Photography: Get the Focus

January 08, 2013  •  Leave a Comment

     When it comes to photography, there are few experiences more hideously disappointing than loading your images onto your computer, only to discover that your fabulous pix, so beautifully composed and perfectly exposed, are not in focus.

     Tack sharp is the standard of excellence, the holy grail of all photographers. It should be easy to achieve - anyone with a DSLR has auto focus, right? And yet it is all too easy to go wrong.

     But before we get into more detail, let's just say right up front: yes, Photoshop and Lightroom do have sharpening features, yes there are things that can be done in post processing. But those solutions are not perfect. Better to get it right in the field.

     Why is it such a problem, and what are the most common causes of soft focus? There are several.

     One reason the problem occurs is because our LCDs lie to us. Amazing as it is that you can immediately view your image in a format that is three inches square or even larger, that simply is not large enough.  Zooming in helps, but it won't tell you with absolute certainty whether your image meets the tack sharp standard. You will only know that once you've viewed your image on a full screen at a one-to-one ratio.

     And so, it's easy to feel confident that the results are good, and perhaps forego some basic precautions. After all, if you're experienced and you know how to hold your camera solidly, you can certainly shoot handheld at 1/30th of a second or perhaps even a little slower, right? Maybe. Or maybe not so much.

     So what does cause softness?

     Camera shake is number one. The tiniest camera movements are immensely magnified when your images are blown up. The longer your lens, the greater the magnification of the problem. This is an issue that will never go away, but it's also one that is not difficult to correct. There are two solutions.

     One is to simply increase your shutter speed. If you're shooting a full-frame camera handheld, at a minimum your shutter speed should equal your focal length. If you're shooting a cropped frame, make that one-and-a-half times.

     Conditions won't let you shoot that fast? No problem - use a tripod. If fact, whenever in doubt - use a tripod. Make certain it is rock steady. Use a remote or cable release to ensure you don't cause camera motion when you press the shutter button. If you don't have one of those, simply set your camera for timed shutter release.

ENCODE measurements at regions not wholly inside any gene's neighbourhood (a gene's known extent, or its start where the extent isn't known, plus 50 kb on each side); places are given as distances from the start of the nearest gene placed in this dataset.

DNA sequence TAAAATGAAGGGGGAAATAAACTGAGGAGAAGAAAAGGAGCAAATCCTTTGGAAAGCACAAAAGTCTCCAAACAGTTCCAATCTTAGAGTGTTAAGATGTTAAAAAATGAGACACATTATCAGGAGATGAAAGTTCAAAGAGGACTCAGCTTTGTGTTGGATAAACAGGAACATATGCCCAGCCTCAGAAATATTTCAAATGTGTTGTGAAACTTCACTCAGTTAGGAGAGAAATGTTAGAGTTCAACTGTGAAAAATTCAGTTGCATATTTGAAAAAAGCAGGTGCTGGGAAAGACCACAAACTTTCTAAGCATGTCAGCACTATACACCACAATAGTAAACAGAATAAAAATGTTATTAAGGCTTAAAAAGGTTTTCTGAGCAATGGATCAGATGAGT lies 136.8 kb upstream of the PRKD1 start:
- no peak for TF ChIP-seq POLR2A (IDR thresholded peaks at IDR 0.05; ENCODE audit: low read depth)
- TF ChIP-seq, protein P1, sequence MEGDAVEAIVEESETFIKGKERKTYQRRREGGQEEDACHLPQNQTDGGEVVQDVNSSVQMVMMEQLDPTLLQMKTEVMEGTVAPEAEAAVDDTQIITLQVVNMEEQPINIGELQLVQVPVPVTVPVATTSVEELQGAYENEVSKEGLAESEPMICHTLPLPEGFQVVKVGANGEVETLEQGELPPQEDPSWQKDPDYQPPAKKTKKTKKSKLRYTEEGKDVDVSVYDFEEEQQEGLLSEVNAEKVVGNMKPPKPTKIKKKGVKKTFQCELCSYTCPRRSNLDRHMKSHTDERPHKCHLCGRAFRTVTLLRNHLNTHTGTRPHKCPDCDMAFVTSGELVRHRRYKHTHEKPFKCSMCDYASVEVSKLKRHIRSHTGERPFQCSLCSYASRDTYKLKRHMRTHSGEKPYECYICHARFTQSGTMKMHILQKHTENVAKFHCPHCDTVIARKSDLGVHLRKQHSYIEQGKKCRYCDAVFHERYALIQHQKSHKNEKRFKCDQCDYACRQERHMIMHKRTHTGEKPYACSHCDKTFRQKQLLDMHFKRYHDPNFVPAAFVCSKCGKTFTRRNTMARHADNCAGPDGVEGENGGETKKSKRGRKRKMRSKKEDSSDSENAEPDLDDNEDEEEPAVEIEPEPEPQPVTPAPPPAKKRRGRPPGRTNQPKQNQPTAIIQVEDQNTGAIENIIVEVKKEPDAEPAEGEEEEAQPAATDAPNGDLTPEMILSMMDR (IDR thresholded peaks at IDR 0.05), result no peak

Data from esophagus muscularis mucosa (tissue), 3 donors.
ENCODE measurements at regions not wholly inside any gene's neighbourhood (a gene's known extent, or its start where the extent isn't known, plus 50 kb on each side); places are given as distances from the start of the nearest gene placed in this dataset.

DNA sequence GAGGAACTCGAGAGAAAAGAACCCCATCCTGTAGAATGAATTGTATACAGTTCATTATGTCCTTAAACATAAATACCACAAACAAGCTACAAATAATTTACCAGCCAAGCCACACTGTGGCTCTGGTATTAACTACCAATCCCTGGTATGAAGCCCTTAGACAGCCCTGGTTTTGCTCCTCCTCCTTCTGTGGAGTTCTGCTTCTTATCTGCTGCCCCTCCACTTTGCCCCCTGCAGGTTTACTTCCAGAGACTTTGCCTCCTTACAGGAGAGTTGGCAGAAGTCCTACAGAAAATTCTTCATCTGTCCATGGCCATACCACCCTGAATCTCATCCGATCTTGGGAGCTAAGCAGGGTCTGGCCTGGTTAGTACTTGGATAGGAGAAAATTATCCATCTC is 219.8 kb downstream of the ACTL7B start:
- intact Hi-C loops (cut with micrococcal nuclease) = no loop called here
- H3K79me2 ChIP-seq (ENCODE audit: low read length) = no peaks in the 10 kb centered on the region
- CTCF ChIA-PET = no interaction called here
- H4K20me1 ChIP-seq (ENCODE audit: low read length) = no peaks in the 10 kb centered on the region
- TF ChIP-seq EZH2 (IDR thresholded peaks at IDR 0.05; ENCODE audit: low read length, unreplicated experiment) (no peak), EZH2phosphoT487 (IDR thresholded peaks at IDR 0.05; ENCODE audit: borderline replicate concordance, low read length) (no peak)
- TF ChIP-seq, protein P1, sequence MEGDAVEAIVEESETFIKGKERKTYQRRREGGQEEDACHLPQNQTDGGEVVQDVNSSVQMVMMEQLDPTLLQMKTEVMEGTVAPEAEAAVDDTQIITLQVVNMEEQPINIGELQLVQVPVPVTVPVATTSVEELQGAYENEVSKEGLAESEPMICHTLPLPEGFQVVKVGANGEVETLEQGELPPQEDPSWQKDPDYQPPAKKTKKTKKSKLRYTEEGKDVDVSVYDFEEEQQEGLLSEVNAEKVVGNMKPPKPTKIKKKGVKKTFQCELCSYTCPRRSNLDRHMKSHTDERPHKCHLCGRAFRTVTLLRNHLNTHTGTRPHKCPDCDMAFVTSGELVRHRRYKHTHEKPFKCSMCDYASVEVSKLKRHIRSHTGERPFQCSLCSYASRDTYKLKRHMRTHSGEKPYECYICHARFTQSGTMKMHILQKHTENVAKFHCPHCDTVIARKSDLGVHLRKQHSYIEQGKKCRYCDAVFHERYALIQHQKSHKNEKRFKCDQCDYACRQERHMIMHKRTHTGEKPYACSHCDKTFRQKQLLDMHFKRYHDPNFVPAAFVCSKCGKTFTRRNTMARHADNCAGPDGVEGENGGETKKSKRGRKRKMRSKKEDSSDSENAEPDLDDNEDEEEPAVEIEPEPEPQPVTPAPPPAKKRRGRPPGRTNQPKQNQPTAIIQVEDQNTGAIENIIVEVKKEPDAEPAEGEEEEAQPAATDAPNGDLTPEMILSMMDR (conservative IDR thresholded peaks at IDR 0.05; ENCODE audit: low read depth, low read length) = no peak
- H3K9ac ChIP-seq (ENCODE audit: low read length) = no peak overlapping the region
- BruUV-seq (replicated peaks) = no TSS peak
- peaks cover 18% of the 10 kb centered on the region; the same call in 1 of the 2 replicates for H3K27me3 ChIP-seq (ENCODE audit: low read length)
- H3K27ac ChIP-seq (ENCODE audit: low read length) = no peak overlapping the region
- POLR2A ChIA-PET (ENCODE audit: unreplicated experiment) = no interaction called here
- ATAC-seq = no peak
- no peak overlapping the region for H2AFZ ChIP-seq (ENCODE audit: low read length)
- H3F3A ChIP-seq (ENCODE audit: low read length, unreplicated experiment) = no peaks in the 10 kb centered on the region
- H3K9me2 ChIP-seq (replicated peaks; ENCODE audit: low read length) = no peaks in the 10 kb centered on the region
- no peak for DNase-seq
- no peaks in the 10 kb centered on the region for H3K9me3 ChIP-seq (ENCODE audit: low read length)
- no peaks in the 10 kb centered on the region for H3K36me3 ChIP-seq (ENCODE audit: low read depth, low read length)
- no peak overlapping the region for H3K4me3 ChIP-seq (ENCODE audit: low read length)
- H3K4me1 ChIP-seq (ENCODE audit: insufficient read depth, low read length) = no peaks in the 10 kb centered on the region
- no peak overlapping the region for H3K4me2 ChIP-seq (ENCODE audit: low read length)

But maybe you have a different issue - were you correctly focused to begin with? If your camera offers you a multiple focus point option, you may want to try using just a single focus point.  That way, you know for certain the key element of the photograph will definitely be in focus. If you're shooting wildlife or portraits, for example, that would be the eyes.  In dark situations, it can be difficult to be certain your focus is precise. Carry a small flashlight to ensure you're focusing on the key element of your image.

     Be sure your shutter speed is adequate. If you want to freeze a fast-moving object - say players in a football game, a flying bird or racing horse - you'll need at least a 1/1000th of a second exposure to get a perfectly focused freeze. Know your subject, and experiment with the best shutter speeds to be sure you get the image you want.

     Don't forget to think carefully about your depth of field. If it's too narrow, key areas of your image may well be out of focus.

     You may ask yourself, if my photo is just a little soft will anyone really notice? The answer is yes, they will.

     All of which is not to say there's no place for blur in outstanding photographs. Of course there is - in panning shots, in mood shots, in shots meant to convey action, along with many other creative approaches.

     The key is to have absolute control over the results of your photography. Tack sharp when it should be, and control over other effects so they'll emerge exactly as you envision.

Chase

 


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